Image from “Steerable Application-Adaptive Near-Eye Displays” Ⓒ 2018 NVIDIA Corporation, UNC Chapel Hill
In August, SIGGRAPH 2018 showcased inspiring, bleeding-edge technologies that are expanding the human experience in the areas of health, home, and entertainment through the Emerging Technologies program. The cream of the crop was “Steerable Application-Adaptive Near-Eye Displays,” SIGGRAPH 2018 Emerging Technologies Best in Show award winner. The project, jointly created by NVIDIA and the University of North Carolina at Chapel Hill (UNC Chapel Hill), demonstrated a new fabrication technique for a custom optical component that enables users to explore new design spaces for augmented reality displays.
We went behind the scenes of the winning project with two of its creators, Kishore Rathinavel and Kaan Akşit, to learn all about its journey to SIGGRAPH 2018.
SIGGRAPH: What challenges was your project attempting to mitigate?
Kishore Rathinavel and Kaan Akşit (KR & KA): In optical design projects, you can run into several designs that need free-form optics for which previous fabrication techniques are expensive and the lead time can be several weeks. In our approach, we used readily and largely available techniques such as 3D printing, CAD modelling, and off-the-shelf components to come up with a low-cost, rapid prototyping pipeline for custom optics. To demonstrate our new optics fabrication pipeline, we prototyped a few different augmented reality display designs. Each design demonstrated a different technology such as application-adaptive accommodation support, foveation, steerable eyebox, and field-of-view. Some prototypes combined multiple technologies in the same device.
SIGGRAPH: Where did the initial idea for this project originate, and how long did it take to complete? Did the project evolve in any unexpected ways throughout its journey?
KR & KA: We started the project in May of 2017 and completed the project just before SIGGRAPH 2018. At that time, we were considering several challenges in near-eye displays, in particular foveation. All our ideas, which we simulated in software, resulted in custom optical designs for which then-known techniques were expensive and slow. At around December 2017, we realized that it may be possible to use 3D printing and hand polishing to create custom optical components, and our initial experiments were successful. We were intending to use this technique to verify our software designs, however, with more innovation in the fabrication method, such as using vacuum forming instead of hand polishing, we realized that we had innovated in a different direction. We ultimately ended up pursuing the space of 3D printing for optical designs.
SIGGRAPH: Can you talk a bit about how the team for this project formed and what the various roles were?
KR & KA: Kishore Rathinavel and Praneeth Chakravarthula are PhD students at UNC Chapel Hill, and were interns at NVIDIA Research during summer 2017. During the internship, their manager was David Luebke and were supervised by Turner Whitted, Kaan Aksit, Josef Spjut, and Ben Boudaoud. Turner, Josef and Ben are experts in graphics and electronics, and Kaan is an expert in optical system design. After the summer internship, the team continued to collaborate with the students working at UNC Chapel Hill under the supervision of Prof. Henry Fuchs.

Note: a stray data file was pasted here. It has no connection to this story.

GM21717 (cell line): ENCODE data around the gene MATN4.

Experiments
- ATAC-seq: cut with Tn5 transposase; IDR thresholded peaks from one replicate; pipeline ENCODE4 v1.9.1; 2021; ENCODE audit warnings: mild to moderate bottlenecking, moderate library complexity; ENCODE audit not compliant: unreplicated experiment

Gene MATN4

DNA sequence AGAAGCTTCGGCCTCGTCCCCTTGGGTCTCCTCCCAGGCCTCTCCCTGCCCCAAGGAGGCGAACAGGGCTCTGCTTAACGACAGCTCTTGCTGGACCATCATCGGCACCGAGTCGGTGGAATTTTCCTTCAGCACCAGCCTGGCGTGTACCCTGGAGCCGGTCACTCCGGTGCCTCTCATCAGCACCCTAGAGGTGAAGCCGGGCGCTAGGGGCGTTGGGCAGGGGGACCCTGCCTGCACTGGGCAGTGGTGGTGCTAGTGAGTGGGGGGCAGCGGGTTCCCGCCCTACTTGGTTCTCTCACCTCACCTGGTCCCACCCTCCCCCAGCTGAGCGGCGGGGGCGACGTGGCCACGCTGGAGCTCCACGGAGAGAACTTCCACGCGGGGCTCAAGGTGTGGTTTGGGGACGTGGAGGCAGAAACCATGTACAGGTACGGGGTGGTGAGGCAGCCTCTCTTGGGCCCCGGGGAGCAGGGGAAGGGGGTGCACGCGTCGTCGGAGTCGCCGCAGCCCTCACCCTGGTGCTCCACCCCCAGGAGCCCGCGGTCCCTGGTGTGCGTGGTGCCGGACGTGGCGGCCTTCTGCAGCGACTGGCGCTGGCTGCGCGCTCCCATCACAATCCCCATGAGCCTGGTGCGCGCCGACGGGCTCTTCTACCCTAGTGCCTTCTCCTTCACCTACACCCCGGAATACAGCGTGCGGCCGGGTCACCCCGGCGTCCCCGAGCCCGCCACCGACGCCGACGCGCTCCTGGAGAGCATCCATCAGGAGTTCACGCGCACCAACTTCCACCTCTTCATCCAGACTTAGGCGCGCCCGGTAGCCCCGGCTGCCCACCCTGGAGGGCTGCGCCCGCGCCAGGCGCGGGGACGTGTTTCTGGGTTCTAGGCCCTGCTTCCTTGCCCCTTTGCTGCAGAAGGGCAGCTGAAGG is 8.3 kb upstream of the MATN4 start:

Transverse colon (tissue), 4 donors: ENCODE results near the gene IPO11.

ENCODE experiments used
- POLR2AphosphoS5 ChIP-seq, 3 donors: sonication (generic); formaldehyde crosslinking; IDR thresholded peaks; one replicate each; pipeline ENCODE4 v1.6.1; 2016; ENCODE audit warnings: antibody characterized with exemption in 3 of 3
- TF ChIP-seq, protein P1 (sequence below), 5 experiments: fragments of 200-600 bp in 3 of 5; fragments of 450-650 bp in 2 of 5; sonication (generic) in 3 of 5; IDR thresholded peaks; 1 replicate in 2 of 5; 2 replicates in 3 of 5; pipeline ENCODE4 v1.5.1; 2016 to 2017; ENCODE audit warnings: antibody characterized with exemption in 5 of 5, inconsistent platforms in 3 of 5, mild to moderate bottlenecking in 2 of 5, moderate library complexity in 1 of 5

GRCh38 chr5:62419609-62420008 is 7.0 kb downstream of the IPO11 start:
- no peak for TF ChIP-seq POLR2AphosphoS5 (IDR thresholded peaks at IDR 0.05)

SIGGRAPH: Let’s look into the future. Where might this technology go from here?
KR & KA: We don’t envision it as a replacement of high-quality optics manufacturing which is done with glass, but with some more tests and trials, it may be possible for this technology to mature into businesses that caters to the need for optical design verification and rapid iterations of optical design. The new workflow could be to iterate on optical design with software and our inexpensive and fast fabrication pipeline until the design is finalized, and then invest a lot more money for the final optical system manufactured with glass.
SIGGRAPH: Now that you’ve taken home the gold in SIGGRAPH 2018’s Emerging Technologies program, what’s next for you?
KR & KA: We’re all Graphics, Augmented Reality, and Virtual Reality display enthusiasts. Developing a rapid prototyping fabrication pipeline for custom optical designs was a fun digression, but, we plan to get back to developing new display technologies.
Kishore Rathinavel is a Ph.D. student in the Computer Science department at UNC Chapel Hill, where he works with Prof. Henry Fuchs on novel Near-Eye Display technologies. He received his B.Tech in Electrical Engineering and minor in Computer Science from IIT Gandhinagar, India, in 2012 and his M.Sc. in Computer Science from UNC Chapel Hill in 2016. In 2012-13, he was an Associate Engineer at Ricoh Innovations, Bangalore, India. He has interned at Microsoft Research and NVIDIA
Kaan Akşit received his B.S. degree in electrical engineering from Istanbul Technical University,Turkey in 2007, his M.Sc. degree in electrical power engineering from RWTH Aachen University,Germany in 2010, and his Ph.D. degree in electrical engineering at Koç University, Turkey in 2014. His research through Ph.D. was focused on autostereoscopic displays. During his M.Sc. and Ph.D. studies, he worked as an intern at Philips Research in the Netherlands, and Disney Research in Switzerland. Since 2014, he is a researcher at Nvidia and focuses on novel display technologies for augmented and virtual reality applications.